Former German international Lewis Holtby is without a contract in the summer and Liverpool should be one of the clubs interested in signing him.
For a man nicknamed “Lucky,” Lewis Holtby has enjoyed a considerable lack of good fortune in recent years. Once considered the golden boy of German football, the Erkelenz-born midfielder won the U19 Gold Fritz Walter medal and was a full international at the age of 20. Now 27, and nearing the end of his contract with relegation-bound Hamburg, he will be wondering where it all went wrong.
Stuttering spell in England
The answer lies in an ill-advised move to Tottenham in 2013. Having manufactured a sanctimonious transfer away from Schalke, Holtby arrived at Spurs as the creative replacement for Rafael van der Vaart and Luka Modric, who had departed six months prior. There, he was inexplicably underused by André Villas-Boas and Tim Sherwood and managed just 42 appearances during an 18-month spell. A sour loan move to Fulham fell in between after which he returned to his native Germany to join Hamburg. More misfortune followed.
Avoiding the drop
A twice-broken collarbone interrupted his first two seasons at Hamburg and, despite notable individual performances, he has found himself in an annual dogfight to drag the club away from the pit of relegation. The German international also found himself afoul of the favour of the Hamburg management during the early stages of the current campaign, but has excelled since his reintegration under Christian Titz – scoring four goals in his last six appearances to give the club a fighting chance. It is a fight he and the club seem to have finally lost, though, with Hamburg all but relegated (for the first time in history) heading into the final match of the season.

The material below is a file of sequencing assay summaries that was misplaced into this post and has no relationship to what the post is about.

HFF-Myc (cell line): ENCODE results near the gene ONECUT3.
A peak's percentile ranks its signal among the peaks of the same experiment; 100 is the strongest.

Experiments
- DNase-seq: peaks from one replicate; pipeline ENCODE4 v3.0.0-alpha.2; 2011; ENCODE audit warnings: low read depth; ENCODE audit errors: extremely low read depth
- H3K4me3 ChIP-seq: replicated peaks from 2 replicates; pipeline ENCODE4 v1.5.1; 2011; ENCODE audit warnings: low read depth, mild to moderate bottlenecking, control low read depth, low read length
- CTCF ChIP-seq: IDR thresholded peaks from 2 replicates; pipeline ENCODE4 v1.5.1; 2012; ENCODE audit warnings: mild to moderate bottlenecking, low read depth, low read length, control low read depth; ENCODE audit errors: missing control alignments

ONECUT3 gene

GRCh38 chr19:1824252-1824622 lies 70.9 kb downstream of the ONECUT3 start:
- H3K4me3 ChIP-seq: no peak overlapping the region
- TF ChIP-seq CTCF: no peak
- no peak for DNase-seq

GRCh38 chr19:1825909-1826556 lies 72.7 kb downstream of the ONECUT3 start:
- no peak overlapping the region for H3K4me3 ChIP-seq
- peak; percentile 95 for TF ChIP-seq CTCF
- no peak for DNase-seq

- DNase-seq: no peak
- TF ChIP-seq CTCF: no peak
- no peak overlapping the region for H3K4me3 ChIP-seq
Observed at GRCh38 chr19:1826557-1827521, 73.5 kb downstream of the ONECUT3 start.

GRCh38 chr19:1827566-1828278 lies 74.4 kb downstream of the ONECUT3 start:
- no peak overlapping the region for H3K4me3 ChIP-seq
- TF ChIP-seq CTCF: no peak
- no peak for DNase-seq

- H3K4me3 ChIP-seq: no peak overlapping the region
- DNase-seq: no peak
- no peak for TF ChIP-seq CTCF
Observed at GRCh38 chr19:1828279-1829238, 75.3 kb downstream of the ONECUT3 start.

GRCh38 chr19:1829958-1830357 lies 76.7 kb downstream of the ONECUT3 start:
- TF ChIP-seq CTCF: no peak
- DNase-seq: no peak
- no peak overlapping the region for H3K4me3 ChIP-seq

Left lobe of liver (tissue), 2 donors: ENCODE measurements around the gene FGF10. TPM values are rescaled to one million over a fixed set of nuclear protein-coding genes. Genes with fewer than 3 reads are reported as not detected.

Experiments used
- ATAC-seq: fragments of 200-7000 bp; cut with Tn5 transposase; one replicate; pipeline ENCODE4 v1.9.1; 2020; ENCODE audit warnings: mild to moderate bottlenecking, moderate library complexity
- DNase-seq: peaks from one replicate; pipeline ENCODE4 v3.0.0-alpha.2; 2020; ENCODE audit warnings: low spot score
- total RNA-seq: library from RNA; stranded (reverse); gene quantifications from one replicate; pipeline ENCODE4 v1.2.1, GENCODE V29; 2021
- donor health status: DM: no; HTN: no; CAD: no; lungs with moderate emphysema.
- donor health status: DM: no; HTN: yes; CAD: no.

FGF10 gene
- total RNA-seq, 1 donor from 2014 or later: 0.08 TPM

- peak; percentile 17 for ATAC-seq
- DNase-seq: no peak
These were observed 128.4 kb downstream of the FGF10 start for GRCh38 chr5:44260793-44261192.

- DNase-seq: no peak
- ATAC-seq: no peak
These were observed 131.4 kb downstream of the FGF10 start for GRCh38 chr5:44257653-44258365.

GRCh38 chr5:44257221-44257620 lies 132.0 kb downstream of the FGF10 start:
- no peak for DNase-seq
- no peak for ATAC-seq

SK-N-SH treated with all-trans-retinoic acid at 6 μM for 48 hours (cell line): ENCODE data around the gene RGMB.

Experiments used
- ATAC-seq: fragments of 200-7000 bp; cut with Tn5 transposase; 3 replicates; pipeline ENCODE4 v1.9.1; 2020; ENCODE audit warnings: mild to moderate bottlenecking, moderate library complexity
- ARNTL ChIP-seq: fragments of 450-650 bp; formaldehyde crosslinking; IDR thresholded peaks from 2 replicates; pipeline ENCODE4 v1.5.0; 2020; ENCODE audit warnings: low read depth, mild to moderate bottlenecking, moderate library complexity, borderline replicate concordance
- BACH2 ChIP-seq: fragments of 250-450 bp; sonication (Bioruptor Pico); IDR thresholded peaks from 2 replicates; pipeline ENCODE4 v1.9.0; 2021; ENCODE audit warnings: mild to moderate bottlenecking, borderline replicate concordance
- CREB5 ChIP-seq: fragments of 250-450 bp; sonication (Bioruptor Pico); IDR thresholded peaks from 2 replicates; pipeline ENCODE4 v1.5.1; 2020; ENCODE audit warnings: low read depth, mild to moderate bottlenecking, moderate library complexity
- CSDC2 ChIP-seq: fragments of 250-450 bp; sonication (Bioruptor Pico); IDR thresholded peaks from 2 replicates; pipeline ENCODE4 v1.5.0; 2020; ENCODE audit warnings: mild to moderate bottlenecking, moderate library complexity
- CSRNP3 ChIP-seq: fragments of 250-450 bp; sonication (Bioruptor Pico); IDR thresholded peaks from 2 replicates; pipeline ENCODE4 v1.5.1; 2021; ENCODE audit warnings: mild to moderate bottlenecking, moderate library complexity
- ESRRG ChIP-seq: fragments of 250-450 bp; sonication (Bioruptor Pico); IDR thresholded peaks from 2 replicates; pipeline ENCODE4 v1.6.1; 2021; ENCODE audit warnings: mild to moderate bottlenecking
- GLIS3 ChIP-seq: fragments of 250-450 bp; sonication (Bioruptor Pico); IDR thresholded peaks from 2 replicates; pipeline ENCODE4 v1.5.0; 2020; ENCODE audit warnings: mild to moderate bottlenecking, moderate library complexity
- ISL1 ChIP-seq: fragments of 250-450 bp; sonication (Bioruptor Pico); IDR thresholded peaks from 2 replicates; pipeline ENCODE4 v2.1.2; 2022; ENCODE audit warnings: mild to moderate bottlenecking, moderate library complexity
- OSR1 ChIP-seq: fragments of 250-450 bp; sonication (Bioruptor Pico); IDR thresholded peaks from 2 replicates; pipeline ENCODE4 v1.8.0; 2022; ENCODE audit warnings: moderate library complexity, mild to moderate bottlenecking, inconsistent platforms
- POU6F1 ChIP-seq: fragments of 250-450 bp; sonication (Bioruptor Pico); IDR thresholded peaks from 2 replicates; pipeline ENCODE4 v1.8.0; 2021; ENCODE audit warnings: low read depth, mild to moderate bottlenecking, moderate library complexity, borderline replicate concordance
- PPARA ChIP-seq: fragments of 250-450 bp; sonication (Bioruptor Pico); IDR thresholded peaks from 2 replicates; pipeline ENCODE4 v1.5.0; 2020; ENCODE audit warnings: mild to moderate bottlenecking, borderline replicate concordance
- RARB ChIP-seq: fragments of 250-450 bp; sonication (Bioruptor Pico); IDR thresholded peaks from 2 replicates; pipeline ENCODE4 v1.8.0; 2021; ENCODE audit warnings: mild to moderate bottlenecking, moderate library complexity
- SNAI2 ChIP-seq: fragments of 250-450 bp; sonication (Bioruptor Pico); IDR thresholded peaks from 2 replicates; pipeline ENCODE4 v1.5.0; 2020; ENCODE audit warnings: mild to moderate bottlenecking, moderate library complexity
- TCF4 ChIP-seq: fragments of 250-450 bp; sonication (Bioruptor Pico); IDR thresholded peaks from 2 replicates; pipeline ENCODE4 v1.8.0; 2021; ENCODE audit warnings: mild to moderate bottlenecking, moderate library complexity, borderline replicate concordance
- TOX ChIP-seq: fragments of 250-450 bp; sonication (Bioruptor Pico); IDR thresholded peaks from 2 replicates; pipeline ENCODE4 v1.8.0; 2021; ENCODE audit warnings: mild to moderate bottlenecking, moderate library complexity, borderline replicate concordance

Could he fit the mold?
Ironically, it is the form and fire Holtby has shown in Hamburg’s relegation battle(s) that are precisely why Liverpool should take an interest. The former German international hardly boasts the reputation he once held but possesses all of the qualities, both mental and physical, to be a Liverpool player — perhaps more specifically, to be a Jürgen Klopp player. His attitude was questioned on occasion during his time in North London, but Holtby has matured into a well-rounded player under hardship at Hamburg. A naturally attack-minded and creative midfielder, Holtby has become far more dynamic in recent years and covers incredible ground — not unlike Alex Oxlade-Chamberlain.
Indeed it is Oxlade-Chamberlain’s long-term injury, coupled with Emre Can’s imminent departure and the ageing of vice-captain James Milner, that mean Holtby could well play a role in Liverpool’s midfield. He might not be the first name on the team sheet, but he has the ability to contribute the club’s style of play when called upon. Handy in front of goal with a good passing range and better vision, he would fit in well behind the irresistible trio of Sadio Mane, Roberto Firmino and Mohamed Salah, and possesses the natural stamina to press and track back as the match demands.
While he has experience in wider positions, he excels in the middle of the park and would be a viable option either as a deep-lying play maker or as a number 10. It is this versatility which would make him asset for Liverpool. The club has struggled this season in midfield, with a string of disruptive injuries proving that squad depth needs to be improved. Holtby, approaching the peak of his powers and in the form of his career, offers quality in depth. With his contract expiring in June he will also arrive as a free agent which is sure to satisfy the net spend enthusiasts.
Liverpool have nothing to lose and a lot to gain. Perhaps it’s time Lewis got lucky?